"My Guru’s shoes," she muttered.
All the boats for her college were red. Red like the Guru’s robes and shoes. Elyse got in her boat and pushed away from the dock. Somewhere down the stream where the river grows narrow and loops back upon its self, Elyse heard the pluck and then drone of a sitar. It came from beyond the rushes where she could not see, and blended with the pealing of the ringing bells. She stopped paddling and let the stillness of the river push the crew. Who played the sitar, she wondered. Another student? Someone teaching an Eastern music seminar? A tourist or gypsy passing through? The collision of sound was magnificent.
Entitlement. Professor Max had an anticlimactic way to tell her that she would be moving on to a Doctorate. Yet a state of entitlement was where she found herself. The boat was so new in the water-carved riverbanks. Her clothing, altered, her mind transformed by inhaling the thoughts of others and corrupting them into something different but uniquely her own. If she blinked she could almost see herself walking barefoot on lawns that were meant only for Fellows. Sometimes she dreamt herself there—barefoot and transparent. Of all the subtle hierarchies, strangers walking on certain college lawns disturbed her the most because they were fertilized with the ashes of dead scholars—to find herself in forbidden territory made her wake with a start. To be a scholar was something that seemed out of reach. What she was doing, actually, was playing. There was nothing scholarly about any of it. It all was a form of yoga; the intense focus eventually setting her free. Yet how strange it was—she was on to a Doctorate even though she had dropped out of high school—skipping college in her formative years. She blinked at that moment sitting in her crew drifting on the river. The bells rang, the sitar was struck, and the memory of living in an Indian Ashram flooded her thoughts, sweeping her back in time.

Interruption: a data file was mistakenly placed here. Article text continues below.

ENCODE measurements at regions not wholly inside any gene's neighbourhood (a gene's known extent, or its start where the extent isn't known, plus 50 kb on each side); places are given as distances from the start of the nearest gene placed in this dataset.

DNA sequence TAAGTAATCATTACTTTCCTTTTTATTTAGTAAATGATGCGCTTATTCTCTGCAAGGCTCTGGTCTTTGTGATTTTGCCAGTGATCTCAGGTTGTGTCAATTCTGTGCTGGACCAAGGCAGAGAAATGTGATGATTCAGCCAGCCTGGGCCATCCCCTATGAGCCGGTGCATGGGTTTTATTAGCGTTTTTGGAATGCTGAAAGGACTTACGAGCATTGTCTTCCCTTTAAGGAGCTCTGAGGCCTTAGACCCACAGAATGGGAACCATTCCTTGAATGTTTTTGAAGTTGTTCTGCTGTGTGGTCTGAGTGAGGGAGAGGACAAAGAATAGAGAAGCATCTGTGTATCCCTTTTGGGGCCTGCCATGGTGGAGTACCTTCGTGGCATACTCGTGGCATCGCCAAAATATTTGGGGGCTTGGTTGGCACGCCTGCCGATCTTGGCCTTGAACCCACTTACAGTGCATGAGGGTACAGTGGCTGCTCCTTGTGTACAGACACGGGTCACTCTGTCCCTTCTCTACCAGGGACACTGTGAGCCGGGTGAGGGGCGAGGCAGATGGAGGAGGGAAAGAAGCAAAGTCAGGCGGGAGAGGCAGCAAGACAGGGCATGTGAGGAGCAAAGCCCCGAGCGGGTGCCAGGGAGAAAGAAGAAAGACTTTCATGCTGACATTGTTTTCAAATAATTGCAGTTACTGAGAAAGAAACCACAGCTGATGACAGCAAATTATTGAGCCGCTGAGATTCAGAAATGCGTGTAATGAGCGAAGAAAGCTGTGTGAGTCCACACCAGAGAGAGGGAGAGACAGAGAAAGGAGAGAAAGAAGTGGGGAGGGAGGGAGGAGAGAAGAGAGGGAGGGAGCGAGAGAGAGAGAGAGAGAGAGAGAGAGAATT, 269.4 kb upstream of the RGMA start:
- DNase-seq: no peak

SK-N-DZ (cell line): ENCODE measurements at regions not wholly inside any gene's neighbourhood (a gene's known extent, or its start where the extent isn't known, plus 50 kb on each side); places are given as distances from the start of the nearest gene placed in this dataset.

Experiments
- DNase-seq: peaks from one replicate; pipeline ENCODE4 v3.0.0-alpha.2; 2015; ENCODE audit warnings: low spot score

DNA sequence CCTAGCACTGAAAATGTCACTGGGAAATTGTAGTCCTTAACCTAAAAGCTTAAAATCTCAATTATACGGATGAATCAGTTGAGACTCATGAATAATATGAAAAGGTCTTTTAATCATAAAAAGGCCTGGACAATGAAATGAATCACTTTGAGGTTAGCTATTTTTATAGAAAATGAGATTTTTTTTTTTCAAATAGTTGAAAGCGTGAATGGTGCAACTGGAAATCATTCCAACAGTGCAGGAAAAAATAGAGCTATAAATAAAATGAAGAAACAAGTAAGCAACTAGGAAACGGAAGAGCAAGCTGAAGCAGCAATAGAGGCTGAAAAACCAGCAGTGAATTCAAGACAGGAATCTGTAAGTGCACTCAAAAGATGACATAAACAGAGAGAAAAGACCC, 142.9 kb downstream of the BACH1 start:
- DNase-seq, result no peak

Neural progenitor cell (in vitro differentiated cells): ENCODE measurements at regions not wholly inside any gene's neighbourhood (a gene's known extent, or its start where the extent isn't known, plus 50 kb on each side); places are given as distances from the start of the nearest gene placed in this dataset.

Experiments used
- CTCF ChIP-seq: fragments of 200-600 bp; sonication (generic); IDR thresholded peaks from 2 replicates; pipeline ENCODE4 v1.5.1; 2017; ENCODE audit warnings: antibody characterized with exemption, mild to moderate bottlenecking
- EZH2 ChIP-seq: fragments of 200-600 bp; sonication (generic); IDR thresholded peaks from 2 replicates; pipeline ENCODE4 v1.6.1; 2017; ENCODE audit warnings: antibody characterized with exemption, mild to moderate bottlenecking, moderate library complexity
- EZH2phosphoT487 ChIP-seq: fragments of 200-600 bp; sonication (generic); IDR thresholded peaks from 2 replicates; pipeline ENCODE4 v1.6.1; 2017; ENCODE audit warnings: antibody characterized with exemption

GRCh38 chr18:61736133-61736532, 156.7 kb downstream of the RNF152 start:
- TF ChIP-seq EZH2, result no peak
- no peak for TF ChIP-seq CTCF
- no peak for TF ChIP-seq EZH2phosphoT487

What came to mind first was the incense. It was not an ordinary incense but a concoction mixed by the great Swami—the Master—or the Guru, because it was said that She and God lived in the same body as One. Elyse didn’t know if she could believe all the talk. What she did know was that she trembled when the Guru was nearby.
Like all objects the Master touched, the incense was heavenly. When burned it blew out the Ashram gates and drifted all over the world. Ashram means "without the fatigue of worldliness," and Elyse had fled there when she thought her life was ending. The gates of the Ashram opened up like arms, and the incense made her feel as though she’d come home. She’d close her eyes to the thin smoke wafting around her, feeling as though the Guru were personally holding her in her silk-wrapped arms.
Another pluck and drone of the sitar and Elyse completely forgot about the oars in her hands. She forgot about her books and robe. Firsts and Seconds dissolved, and the memory of Degas disappeared along with everything Max had said to her only an hour before. Instead, she set her eyes on the turquoise dome reflected in the water, and shuddered with delight as incense from somewhere else came wafting up the river.
Unburned, the incense, called dhoop, was a sticky resin that held together grains of rice, sacred grass, seeds, floral essences, tree bark, dried apricots, cow dung, gold leaf, mud of the Ganges, the dust from the Guru’s shoes, a certain granola from France, ashes from sacred fires, and other unknown ingredients. Once looking in a bin full of incense Elyse discovered a small tin clown—a Cracker Jack prize covered in the amber resin. Why a toy? A cheap toy? She wondered. Why not?
Where was the plucked instrument? How in the devil could the entirely unique scent of dhoop make its way past Folly Bridge? Elyse remembered how the smell made her a bit crazy. Where did it come from? Was it in last year’s fallen leaves, still holding to the rushes, the mud from the Isis, or in the particular smell of English mold, or maybe its cure—a chemical bought from a grocery store mixed with water and used to swab down the stone walkways of the college. As she pierced the surface of the water with an oar, a gust blew about her, returning her to the Ashram.